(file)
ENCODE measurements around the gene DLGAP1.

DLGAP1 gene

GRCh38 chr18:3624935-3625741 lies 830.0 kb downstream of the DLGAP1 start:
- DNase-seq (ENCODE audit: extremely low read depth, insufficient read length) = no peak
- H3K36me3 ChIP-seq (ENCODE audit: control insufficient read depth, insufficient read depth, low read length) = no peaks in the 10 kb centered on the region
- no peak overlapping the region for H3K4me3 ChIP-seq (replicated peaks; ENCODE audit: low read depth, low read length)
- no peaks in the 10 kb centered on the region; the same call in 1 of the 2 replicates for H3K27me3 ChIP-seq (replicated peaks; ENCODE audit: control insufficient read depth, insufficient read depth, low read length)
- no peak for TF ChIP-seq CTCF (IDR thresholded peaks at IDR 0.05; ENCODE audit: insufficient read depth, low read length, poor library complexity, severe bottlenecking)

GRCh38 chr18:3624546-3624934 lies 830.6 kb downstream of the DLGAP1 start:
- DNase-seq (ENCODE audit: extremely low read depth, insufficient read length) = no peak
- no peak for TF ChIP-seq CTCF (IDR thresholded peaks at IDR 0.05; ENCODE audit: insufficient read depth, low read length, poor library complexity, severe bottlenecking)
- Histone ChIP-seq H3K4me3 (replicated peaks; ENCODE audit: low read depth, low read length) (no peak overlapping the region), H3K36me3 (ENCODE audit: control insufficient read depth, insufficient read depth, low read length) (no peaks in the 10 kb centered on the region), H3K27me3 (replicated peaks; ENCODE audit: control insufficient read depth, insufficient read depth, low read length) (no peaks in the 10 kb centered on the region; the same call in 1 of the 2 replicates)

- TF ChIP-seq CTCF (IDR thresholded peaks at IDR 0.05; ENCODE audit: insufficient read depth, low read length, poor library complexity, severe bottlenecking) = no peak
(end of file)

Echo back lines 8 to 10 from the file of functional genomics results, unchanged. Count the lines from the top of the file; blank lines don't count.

- no peak for TF ChIP-seq CTCF (IDR thresholded peaks at IDR 0.05; ENCODE audit: insufficient read depth, low read length, poor library complexity, severe bottlenecking)

GRCh38 chr18:3624546-3624934 lies 830.6 kb downstream of the DLGAP1 start:
- DNase-seq (ENCODE audit: extremely low read depth, insufficient read length) = no peak